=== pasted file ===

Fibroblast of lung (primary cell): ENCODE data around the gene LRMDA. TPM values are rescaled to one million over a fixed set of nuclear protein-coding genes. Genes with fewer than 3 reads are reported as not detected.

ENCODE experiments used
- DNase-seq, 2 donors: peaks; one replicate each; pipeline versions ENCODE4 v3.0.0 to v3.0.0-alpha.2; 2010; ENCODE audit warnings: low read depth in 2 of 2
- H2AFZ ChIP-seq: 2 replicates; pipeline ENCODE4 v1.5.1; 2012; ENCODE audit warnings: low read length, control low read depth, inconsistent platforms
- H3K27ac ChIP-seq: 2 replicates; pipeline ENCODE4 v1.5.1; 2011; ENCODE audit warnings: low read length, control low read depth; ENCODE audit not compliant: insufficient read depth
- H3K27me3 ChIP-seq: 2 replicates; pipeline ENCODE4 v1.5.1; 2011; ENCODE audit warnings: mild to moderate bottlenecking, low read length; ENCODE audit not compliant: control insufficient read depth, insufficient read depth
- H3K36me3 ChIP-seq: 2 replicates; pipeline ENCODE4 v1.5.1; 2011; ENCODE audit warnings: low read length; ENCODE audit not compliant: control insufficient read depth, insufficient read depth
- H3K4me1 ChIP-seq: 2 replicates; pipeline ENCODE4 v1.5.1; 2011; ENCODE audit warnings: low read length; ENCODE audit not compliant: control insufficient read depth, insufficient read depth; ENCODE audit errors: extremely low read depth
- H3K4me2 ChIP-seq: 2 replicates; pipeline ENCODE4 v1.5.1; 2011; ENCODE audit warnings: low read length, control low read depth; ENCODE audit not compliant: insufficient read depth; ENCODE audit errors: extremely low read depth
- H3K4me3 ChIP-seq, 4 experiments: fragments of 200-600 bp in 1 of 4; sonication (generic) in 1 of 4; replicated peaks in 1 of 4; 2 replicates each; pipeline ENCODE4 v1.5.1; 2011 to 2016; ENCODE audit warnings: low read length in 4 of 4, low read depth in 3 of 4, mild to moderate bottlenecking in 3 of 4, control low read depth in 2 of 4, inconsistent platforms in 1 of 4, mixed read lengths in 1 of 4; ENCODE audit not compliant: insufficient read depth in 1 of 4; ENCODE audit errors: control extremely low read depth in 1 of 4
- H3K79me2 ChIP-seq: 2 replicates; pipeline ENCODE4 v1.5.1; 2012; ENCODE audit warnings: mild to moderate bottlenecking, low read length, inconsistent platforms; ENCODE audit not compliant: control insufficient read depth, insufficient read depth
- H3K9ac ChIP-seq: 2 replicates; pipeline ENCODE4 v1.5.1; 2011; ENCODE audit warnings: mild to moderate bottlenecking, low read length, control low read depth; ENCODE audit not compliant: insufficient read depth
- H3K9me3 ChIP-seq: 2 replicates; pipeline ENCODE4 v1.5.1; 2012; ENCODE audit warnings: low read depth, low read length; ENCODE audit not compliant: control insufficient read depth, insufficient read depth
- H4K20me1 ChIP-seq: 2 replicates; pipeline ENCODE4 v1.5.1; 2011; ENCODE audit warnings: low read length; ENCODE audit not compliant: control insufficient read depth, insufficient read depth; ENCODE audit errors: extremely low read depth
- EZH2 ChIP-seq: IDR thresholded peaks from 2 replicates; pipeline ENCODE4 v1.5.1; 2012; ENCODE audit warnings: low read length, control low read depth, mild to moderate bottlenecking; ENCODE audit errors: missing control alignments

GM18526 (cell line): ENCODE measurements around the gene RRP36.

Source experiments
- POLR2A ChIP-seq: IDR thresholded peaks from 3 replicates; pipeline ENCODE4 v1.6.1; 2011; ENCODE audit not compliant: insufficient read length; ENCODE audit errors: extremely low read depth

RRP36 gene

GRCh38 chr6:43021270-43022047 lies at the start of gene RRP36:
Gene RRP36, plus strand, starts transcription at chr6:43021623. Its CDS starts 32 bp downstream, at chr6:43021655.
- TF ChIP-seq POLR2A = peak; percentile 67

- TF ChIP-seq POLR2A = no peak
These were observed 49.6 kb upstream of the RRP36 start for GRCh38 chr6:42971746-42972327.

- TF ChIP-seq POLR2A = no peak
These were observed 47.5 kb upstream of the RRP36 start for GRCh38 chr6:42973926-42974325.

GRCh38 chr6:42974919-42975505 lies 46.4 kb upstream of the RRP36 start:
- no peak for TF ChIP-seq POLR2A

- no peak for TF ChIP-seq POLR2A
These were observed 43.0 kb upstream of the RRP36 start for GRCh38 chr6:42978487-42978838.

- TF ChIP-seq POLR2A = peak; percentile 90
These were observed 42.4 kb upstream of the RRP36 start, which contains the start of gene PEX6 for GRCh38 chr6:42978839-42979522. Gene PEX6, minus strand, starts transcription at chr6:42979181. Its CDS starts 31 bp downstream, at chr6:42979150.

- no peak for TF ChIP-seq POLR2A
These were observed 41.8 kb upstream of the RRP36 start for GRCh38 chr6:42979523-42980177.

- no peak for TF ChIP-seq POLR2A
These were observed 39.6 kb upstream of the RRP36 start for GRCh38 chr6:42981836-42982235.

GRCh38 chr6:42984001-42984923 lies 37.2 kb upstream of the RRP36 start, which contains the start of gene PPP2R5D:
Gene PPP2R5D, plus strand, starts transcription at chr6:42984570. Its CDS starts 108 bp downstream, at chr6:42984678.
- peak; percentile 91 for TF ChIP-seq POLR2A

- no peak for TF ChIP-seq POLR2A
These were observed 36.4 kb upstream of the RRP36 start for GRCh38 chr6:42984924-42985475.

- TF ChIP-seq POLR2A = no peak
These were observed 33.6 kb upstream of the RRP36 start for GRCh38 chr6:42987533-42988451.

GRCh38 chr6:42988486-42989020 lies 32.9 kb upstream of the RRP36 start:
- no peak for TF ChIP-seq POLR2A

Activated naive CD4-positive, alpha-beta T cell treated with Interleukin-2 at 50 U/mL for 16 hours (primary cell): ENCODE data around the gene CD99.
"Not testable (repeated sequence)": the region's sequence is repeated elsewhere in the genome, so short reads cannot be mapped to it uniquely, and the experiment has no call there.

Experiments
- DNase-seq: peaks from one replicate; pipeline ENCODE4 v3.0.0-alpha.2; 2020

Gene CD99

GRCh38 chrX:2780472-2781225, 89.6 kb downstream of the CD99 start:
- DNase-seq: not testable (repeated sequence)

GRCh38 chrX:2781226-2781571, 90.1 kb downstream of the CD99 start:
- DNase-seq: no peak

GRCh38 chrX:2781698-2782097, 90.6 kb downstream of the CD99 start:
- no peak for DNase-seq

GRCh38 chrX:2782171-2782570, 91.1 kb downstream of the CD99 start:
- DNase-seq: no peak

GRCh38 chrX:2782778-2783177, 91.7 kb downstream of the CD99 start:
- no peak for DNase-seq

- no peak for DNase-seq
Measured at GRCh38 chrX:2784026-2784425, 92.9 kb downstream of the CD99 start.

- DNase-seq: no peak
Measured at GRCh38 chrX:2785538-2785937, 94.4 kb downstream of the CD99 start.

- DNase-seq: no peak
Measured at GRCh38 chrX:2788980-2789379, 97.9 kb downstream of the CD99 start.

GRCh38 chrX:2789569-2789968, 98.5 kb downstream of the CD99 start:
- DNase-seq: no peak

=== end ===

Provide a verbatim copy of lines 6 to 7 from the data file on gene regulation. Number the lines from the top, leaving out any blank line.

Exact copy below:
- H3K27me3 ChIP-seq: 2 replicates; pipeline ENCODE4 v1.5.1; 2011; ENCODE audit warnings: mild to moderate bottlenecking, low read length; ENCODE audit not compliant: control insufficient read depth, insufficient read depth
- H3K36me3 ChIP-seq: 2 replicates; pipeline ENCODE4 v1.5.1; 2011; ENCODE audit warnings: low read length; ENCODE audit not compliant: control insufficient read depth, insufficient read depth